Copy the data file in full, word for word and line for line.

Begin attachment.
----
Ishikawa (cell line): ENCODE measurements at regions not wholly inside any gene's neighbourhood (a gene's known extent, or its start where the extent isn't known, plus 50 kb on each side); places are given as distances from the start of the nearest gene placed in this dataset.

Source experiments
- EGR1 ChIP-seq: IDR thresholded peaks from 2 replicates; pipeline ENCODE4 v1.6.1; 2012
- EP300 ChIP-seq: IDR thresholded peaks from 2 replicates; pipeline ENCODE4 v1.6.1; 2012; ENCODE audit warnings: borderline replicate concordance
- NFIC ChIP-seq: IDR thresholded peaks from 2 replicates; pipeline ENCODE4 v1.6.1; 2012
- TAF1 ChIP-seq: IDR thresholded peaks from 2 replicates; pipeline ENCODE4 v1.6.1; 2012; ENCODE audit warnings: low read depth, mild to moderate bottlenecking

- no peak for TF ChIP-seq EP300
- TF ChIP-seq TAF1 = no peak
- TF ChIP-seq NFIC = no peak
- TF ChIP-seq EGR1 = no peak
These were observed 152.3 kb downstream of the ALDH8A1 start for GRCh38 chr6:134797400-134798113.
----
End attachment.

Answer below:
Ishikawa (cell line): ENCODE measurements at regions not wholly inside any gene's neighbourhood (a gene's known extent, or its start where the extent isn't known, plus 50 kb on each side); places are given as distances from the start of the nearest gene placed in this dataset.

Source experiments
- EGR1 ChIP-seq: IDR thresholded peaks from 2 replicates; pipeline ENCODE4 v1.6.1; 2012
- EP300 ChIP-seq: IDR thresholded peaks from 2 replicates; pipeline ENCODE4 v1.6.1; 2012; ENCODE audit warnings: borderline replicate concordance
- NFIC ChIP-seq: IDR thresholded peaks from 2 replicates; pipeline ENCODE4 v1.6.1; 2012
- TAF1 ChIP-seq: IDR thresholded peaks from 2 replicates; pipeline ENCODE4 v1.6.1; 2012; ENCODE audit warnings: low read depth, mild to moderate bottlenecking

- no peak for TF ChIP-seq EP300
- TF ChIP-seq TAF1 = no peak
- TF ChIP-seq NFIC = no peak
- TF ChIP-seq EGR1 = no peak
These were observed 152.3 kb downstream of the ALDH8A1 start for GRCh38 chr6:134797400-134798113.